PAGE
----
VIEW: The mega Mush future —Elf Habib - Friday, December 03, 2010

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Beyond his wild vacuous thoughts to ride back tumultuously like Benazir or Khomeini, Mush seems to have a mega million-dollar future in a new mammon world. He may, for instance, rake in billions by selling his historic uniform, i.e. the second skin, at some giant international auctioneers like Sotheby’s or Christie’s

The recent Holbrooke remarks about very slim chances for the return of General Musharraf seem to have further sealed the fate of the erstwhile dictator, ousted amid the mounting ire and contempt of his compatriots. PML-Q cobbled by him from the more pliant PPP and Nawaz League fragments foundered in the elections, splintering into several factions. Some of his janissaries like Jamali, who once so fondly relished him as their boss, have been forging another League lineage which, despite its insignificance in national politics, could certainly impair his nascent League so painstakingly (read poundstakingly) promoted in foreign lands. Even if these Leagues manage to merge out of the pains and predicaments of their parturition, they are likely to be kidnapped by some more potent reigning general spoiling the most wistful Mush dream to reemerge as our ‘meaningful president’, implying an omnipotent dictator. Worsening these odds against him are also threats like being charged for treason, trampling the constitution, unexplained deaths and disappearances and the Kargil disaster. Still, beyond his wild vacuous thoughts to ride back tumultuously like Benazir or Khomeini, or even sneak in unceremoniously like Nawaz, Mush seems to have a mega million-dollar future in a new mammon world. This, incidentally, has nothing to do with the controversial Chak Shehzad estate, the stock, sugar, cement scandals or the chunks chipped from the American billions but could come entirely from his new wondrous ventures growing into a new globe-trotting empire uninterrupted by Interpol inquiries.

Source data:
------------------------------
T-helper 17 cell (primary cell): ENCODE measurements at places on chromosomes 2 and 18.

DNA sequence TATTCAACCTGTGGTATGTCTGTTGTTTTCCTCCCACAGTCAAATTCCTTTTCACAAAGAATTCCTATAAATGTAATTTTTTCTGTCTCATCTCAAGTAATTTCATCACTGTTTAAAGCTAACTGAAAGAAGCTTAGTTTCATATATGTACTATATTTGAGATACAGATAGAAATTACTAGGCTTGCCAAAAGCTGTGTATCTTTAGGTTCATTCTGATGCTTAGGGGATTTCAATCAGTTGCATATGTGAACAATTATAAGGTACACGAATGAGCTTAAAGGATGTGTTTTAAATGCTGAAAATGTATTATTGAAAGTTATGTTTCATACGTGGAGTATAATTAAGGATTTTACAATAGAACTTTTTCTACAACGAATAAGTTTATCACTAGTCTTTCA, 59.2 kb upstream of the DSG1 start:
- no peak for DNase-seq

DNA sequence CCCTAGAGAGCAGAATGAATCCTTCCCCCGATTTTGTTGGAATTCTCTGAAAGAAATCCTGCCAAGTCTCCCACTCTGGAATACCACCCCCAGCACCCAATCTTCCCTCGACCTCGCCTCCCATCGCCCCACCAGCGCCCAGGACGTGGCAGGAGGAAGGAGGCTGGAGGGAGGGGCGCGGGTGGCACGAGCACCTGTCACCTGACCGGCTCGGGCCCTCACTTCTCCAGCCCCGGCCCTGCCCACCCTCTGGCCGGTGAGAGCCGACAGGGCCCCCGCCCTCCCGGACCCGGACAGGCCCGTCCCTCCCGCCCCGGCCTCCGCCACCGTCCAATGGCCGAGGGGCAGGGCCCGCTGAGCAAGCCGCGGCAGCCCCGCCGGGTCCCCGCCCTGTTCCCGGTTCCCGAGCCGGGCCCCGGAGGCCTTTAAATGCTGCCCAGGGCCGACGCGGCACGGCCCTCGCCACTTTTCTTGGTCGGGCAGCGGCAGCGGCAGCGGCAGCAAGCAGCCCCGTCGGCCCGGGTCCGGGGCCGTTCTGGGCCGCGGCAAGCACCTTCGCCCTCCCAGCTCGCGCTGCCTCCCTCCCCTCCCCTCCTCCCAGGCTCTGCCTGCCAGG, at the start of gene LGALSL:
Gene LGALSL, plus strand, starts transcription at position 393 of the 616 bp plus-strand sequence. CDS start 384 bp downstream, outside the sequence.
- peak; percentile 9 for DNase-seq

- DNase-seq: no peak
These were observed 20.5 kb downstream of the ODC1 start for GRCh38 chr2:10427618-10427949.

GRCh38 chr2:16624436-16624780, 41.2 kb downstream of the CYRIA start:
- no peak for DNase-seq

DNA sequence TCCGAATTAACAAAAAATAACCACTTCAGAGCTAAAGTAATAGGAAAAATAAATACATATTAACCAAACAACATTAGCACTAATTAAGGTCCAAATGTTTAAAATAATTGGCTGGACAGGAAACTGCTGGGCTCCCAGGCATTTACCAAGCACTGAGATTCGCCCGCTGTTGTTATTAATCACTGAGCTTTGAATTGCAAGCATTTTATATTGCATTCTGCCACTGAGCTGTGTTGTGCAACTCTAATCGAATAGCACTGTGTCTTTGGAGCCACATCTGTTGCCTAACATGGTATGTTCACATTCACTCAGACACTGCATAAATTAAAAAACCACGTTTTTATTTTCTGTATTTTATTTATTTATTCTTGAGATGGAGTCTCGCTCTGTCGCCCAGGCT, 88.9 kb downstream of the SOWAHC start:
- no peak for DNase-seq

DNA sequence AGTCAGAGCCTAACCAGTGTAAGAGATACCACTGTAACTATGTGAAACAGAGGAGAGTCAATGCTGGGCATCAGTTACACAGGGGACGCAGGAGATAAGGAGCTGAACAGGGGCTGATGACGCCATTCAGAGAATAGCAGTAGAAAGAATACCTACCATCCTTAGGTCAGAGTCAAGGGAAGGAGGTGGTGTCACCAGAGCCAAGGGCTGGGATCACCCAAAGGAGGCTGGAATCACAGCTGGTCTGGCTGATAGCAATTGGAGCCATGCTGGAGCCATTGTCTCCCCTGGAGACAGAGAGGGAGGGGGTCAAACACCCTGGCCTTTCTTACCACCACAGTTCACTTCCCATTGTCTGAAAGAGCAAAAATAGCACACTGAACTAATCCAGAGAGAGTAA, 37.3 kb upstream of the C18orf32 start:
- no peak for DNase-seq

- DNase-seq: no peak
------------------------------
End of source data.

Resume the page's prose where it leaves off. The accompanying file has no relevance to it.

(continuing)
He may, for instance, rake in billions by selling his historic uniform, i.e. the second skin, at some giant international auctioneers like Sotheby’s or Christie’s as this is not only a historic memorabilia like the relics of the rulers and royals radiating the power that ruled and ruined the destiny of more than 160 million people, but also the first-ever second skin shed not merely by a dictator but any humanoid. Even the Smithsonian Museum may be tempted by this raiment as their world’s largest vaults of rarities certainly still lack such duplicate skin samples.

The factors of fascination for such artifacts, in fact, are quite bizarre and varied. In 2006, an Audrey Hepburn attire was sold for £ 467,200 at Christie’s, a marble bust of Maharaja Duleep Singh fetched £ 1.7 million in 1907, while a dagger owned by emperor Shahjahan also brought £ 1.7 million. The sale of another dagger thought to have belonged to a Sikh Guru was stalled for its sanctity and sentimental association. Some Sikh communities however, whipped up the requisite funds to redeem its possession. Some diehard uniform aficionados in Pakistan, like the Chaudhries of Gujrat, may also gang up to make a rival bid to retain the uniform in their family as a talisman for the remaining nine dictators they had persistently vowed to get elected in uniform. Altaf Bhai may need it for the next Lord General being lured to liquidate feudalism and corruption.